By Chris McClellan

America is in crisis. We're running out of regional breweries.

Actually this isn't true. Let me rephrase that. We've got plenty of regional breweries, but new ones aren't popping up at the same pace as they did. Regional brewing was, at one point, the best of what we knew in craft beer. The big dogs of the craft world (think New Belgium, Stone, Brooklyn Brewery, Sweetwater, and Magic Hat back in the day) were the think tanks of the creative American beer spirit, churning out an incredible quantity of well-made, and well-loved, beer. They had the wherewithal, technology, and institutional knowledge under one roof, riding a steep learning curve toward beer nirvana. I still love most of them, but it's funny how these times are a-changin. Small breweries are the new norm, and your local pint is quickly ousting the regional choices available on tap. Large regional brewing operations seem like they're dropping faster than a ripe apple on a crisp autumn day. I recently pontificated on this point myself, wondering if we all had a price, and whether that was actually a bad thing.

Suffice it to say that local beer has finally set a precedent, whether you realized it or not. You're more likely than ever to visit a brewery near your house, and they're more likely than ever to offer you a beer you really want to drink. It's working out well for everyone, and we're all teed up for the golden age of great American beer.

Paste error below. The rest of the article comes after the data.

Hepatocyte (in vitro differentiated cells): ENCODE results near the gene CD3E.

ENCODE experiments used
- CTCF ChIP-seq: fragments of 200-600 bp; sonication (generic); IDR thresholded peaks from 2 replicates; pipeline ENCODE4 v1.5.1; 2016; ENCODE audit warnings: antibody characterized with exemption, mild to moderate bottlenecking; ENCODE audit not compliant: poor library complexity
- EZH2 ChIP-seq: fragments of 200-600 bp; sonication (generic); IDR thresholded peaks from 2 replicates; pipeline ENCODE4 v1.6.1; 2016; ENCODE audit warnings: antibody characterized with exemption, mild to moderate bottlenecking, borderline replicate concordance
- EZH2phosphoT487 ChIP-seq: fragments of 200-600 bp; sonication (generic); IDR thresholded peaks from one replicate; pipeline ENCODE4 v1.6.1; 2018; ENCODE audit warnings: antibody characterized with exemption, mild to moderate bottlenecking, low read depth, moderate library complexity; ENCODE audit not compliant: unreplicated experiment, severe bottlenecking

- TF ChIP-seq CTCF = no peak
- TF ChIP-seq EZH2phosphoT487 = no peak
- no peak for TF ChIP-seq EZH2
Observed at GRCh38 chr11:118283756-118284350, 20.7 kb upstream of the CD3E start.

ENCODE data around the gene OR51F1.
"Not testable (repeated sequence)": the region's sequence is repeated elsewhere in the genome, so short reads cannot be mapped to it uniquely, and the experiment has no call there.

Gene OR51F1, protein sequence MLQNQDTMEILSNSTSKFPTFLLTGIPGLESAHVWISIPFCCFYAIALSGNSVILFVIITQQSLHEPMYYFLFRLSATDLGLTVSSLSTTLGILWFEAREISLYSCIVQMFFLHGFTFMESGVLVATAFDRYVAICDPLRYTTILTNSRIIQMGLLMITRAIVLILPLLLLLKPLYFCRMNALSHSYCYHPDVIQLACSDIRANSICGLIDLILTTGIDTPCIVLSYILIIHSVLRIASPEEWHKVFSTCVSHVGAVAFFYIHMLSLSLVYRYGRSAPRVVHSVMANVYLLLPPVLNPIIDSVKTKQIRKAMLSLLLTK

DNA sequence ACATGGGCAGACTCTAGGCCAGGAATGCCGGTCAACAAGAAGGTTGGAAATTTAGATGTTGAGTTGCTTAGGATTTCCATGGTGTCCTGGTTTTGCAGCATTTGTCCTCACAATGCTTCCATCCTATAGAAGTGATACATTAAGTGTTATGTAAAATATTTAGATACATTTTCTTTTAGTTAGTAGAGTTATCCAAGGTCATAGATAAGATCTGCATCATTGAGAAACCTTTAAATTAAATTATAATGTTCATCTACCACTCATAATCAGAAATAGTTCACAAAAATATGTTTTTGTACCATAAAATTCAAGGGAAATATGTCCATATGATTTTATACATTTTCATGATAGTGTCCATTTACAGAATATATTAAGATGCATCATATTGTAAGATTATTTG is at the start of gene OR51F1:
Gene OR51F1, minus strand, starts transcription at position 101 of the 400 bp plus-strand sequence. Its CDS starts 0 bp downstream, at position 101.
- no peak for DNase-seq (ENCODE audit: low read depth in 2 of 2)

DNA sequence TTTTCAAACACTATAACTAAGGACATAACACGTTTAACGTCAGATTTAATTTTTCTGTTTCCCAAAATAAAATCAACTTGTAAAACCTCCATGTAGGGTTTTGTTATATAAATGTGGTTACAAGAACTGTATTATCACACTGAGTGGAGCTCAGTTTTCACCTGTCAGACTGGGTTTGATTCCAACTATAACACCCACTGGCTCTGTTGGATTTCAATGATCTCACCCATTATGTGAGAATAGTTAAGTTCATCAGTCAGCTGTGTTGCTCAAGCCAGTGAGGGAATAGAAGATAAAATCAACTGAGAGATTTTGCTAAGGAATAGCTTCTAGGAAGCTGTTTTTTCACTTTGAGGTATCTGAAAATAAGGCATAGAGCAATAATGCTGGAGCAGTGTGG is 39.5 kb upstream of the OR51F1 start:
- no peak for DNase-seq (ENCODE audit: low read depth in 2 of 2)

Westchester County is a confusing concept if you're not from New York. If you ask a New Yorker from Westchester County where they live, they'll say "In Westchester", which is a completely unhelpful statement if you actually want to know what town they live in (because it's a county, after all). The reason, as I've come to find out, is because Westchester County is enormous, very heavily populated, and has roughly one bazillion small towns in it. The likelihood of you knowing their specific town is actually quite low.

Broken Bow Brewery, which is rather difficult to say quickly, sits in the small village of Tuckahoe, New York, which is located in...good guess...Westchester County. It's been up and running  since August of 2013 and they've doused the area with excellent beer since then, establishing a staunch and vocal base fan base around their small operation. I sat down with Mike LaMothe, founder of Broken Bow, whose warm report left no doubt in mind as to why folks seem to like this brewery as much as they do.

We’re starting to get a lot of phone calls from restaurants in New York City who want local beer. People really want to know the story of their beer, and the fact that it’s local means you feel good about the experience.

You've probably seen a lot of news about the number of recent brewery openings, and that's great. But that shouldn't take away from the fact that starting a brewery is a tremendous effort. A brewery takes planning and strategy. Infrastructure is important. A good energy supply, great water, a solid foundation, and a decent location are all critical components. It needs a tireless staff willing to work the long hours to produce a great pint of beer. In Broken Bow's case, Mike also had his own special list of requirements, the first of which included access to New York City's famously delicious drinking water. "It took 6 to 9 months to find the right place" said Mike, "I was living in Manhattan at the time and the biggest thing I wanted for the brewery was NYC water. That weeded out certain areas, because Westchester's water supply is divided. Some of it is the same water that goes to the city, and some comes from another location." Don't worry, they got the right water.